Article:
Chapter 6: Deleted Photos, or Formatted Card by Accident

We all make mistakes. With computers, most times it’s irreversible. However, it’s not necessarily the case when you lose previous pictures due to accidental deletion or formatting the card. Because of the way the file system of a storage card deals with data, technically, it’s often quite possible to recover those lost files with the help of a third-party data recovery software.

Chapter 7: SD Card Says Not Enough Space

It’s normal that the actual space available on a new card is a little bit less than what is advertised. For example, your SanDisk Extreme Pro may actually show 29.8 GB usable when it’s labeled 32 GB. But if it only shows 40 MB available and you didn’t have many writing activities, then that’s definitely abnormal. Try the following resources to restore the lost space.

Chapter 8: Unable to Format SD Card

If you are experiencing problems formatting a card either on your digital camera or on a Windows/Mac computer, use the following as your go-to guide. Note: sometimes you have to use a third-party formatting tool instead of the default formatting option on your computer.

Chapter 9: Other Camera Errors

If you are encountering other types of errors with your digital cameras (not necessarily related to memory cards), check the links below to match your problems and find fix solutions.

Chapter 10: Helpful Resources

The best way to avoid SD card issues is to have good using habits. In addition, make multiple copies of your photos on a regular basis, data backup is super important. All those will help you encounter fewer unexpected issues or data loss disasters. Here’re some of my favorite articles to help you Go PRO!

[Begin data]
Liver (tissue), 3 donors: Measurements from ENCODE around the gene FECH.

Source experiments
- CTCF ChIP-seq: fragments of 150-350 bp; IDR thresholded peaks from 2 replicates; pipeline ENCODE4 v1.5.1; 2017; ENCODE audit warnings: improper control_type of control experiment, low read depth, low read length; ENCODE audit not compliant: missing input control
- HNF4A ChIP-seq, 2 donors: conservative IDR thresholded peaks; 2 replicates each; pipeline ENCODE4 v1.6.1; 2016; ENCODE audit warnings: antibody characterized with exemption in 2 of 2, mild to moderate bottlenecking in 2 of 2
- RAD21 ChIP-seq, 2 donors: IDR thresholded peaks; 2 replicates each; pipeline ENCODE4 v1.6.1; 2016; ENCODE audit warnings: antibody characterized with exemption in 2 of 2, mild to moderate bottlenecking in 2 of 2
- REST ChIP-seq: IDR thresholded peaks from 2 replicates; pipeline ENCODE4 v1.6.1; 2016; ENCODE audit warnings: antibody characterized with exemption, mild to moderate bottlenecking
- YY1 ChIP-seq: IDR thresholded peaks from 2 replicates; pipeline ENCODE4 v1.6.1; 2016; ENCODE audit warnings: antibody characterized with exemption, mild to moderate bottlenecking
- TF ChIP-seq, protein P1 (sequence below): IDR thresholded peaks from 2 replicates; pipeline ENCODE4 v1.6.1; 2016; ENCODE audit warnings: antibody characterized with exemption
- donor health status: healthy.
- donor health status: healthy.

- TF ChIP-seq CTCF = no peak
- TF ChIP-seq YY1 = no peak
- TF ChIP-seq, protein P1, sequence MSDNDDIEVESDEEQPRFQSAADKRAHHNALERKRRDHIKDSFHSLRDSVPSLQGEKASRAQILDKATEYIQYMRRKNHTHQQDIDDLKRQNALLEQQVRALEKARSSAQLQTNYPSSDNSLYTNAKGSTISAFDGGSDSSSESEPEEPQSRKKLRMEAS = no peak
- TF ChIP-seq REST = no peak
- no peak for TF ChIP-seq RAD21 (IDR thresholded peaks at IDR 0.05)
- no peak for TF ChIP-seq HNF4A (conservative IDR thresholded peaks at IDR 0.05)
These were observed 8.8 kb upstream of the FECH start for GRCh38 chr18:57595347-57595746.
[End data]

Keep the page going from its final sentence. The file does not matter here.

Bonus: Useful Tips

Huge thanks to all of those who joined the discussion and contributed your thoughts on how to mitigate the risk of SD card issues! Names are in no particular order.

Ernst Zimmer (Digital Media Specialist)

The lesson is always test a new SD card first before putting it to serious use.

Louisa Páez Michelin (Fine Art Photographer)

I also found stopping before the card is completely full to help.

Jennifer Findlay (Glamour Photographer)

Make sure you format the card on your camera. Not good enough to format it on your computer.

Ed Wolkis (Photographer & Author)

Don’t make card changes on the computer then use the card in the camera without re-formatting.

Ian Andrews (Art Editor & Photographer)

Always back up images as quickly as possible on computer, then reformat card on camera.

Cedric Baker (Class Leader)

Never format your memory cards on a computer as it increases the risk of corrupting the card.

Karan Sharma (Kinex Media)

Cards have a lifespan, even if they are given a lifetime warranty, do replace them after some time.

David Hammant (Partner at DJHImages)

Use a number of smaller capacity cards (relevant to the size of the files you are generating), and in camera format the cards you use immediately prior to a shoot.

What’s Your Favorite Guide?

There are many different perspectives and ideas on how to fix SD card issues. Did some of the resources above help you out? Let me know what you think. Or did you run into a problem that I’m yet to cover in the above chapters?

Feel free to leave me a comment below, I’d be happy to update this resource guide.